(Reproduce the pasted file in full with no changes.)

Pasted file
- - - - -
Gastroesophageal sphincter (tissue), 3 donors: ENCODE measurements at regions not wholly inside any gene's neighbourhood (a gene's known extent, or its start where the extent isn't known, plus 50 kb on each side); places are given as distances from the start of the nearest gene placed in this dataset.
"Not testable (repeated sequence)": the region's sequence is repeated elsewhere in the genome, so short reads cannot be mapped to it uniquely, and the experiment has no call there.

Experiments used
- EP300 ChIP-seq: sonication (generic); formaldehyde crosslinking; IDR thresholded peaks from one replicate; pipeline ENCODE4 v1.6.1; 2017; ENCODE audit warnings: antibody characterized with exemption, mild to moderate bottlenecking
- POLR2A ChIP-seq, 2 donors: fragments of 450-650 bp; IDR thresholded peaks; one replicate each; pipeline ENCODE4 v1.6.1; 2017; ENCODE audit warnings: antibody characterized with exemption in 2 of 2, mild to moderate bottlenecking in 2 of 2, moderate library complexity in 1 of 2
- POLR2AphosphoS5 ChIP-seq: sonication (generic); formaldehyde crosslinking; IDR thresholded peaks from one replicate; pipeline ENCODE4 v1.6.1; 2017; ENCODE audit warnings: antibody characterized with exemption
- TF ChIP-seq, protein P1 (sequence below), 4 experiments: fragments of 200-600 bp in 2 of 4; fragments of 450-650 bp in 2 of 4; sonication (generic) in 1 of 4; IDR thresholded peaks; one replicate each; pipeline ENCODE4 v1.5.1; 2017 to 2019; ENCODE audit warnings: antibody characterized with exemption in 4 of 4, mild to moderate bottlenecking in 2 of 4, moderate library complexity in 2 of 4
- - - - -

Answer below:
Gastroesophageal sphincter (tissue), 3 donors: ENCODE measurements at regions not wholly inside any gene's neighbourhood (a gene's known extent, or its start where the extent isn't known, plus 50 kb on each side); places are given as distances from the start of the nearest gene placed in this dataset.
"Not testable (repeated sequence)": the region's sequence is repeated elsewhere in the genome, so short reads cannot be mapped to it uniquely, and the experiment has no call there.

Experiments used
- EP300 ChIP-seq: sonication (generic); formaldehyde crosslinking; IDR thresholded peaks from one replicate; pipeline ENCODE4 v1.6.1; 2017; ENCODE audit warnings: antibody characterized with exemption, mild to moderate bottlenecking
- POLR2A ChIP-seq, 2 donors: fragments of 450-650 bp; IDR thresholded peaks; one replicate each; pipeline ENCODE4 v1.6.1; 2017; ENCODE audit warnings: antibody characterized with exemption in 2 of 2, mild to moderate bottlenecking in 2 of 2, moderate library complexity in 1 of 2
- POLR2AphosphoS5 ChIP-seq: sonication (generic); formaldehyde crosslinking; IDR thresholded peaks from one replicate; pipeline ENCODE4 v1.6.1; 2017; ENCODE audit warnings: antibody characterized with exemption
- TF ChIP-seq, protein P1 (sequence below), 4 experiments: fragments of 200-600 bp in 2 of 4; fragments of 450-650 bp in 2 of 4; sonication (generic) in 1 of 4; IDR thresholded peaks; one replicate each; pipeline ENCODE4 v1.5.1; 2017 to 2019; ENCODE audit warnings: antibody characterized with exemption in 4 of 4, mild to moderate bottlenecking in 2 of 4, moderate library complexity in 2 of 4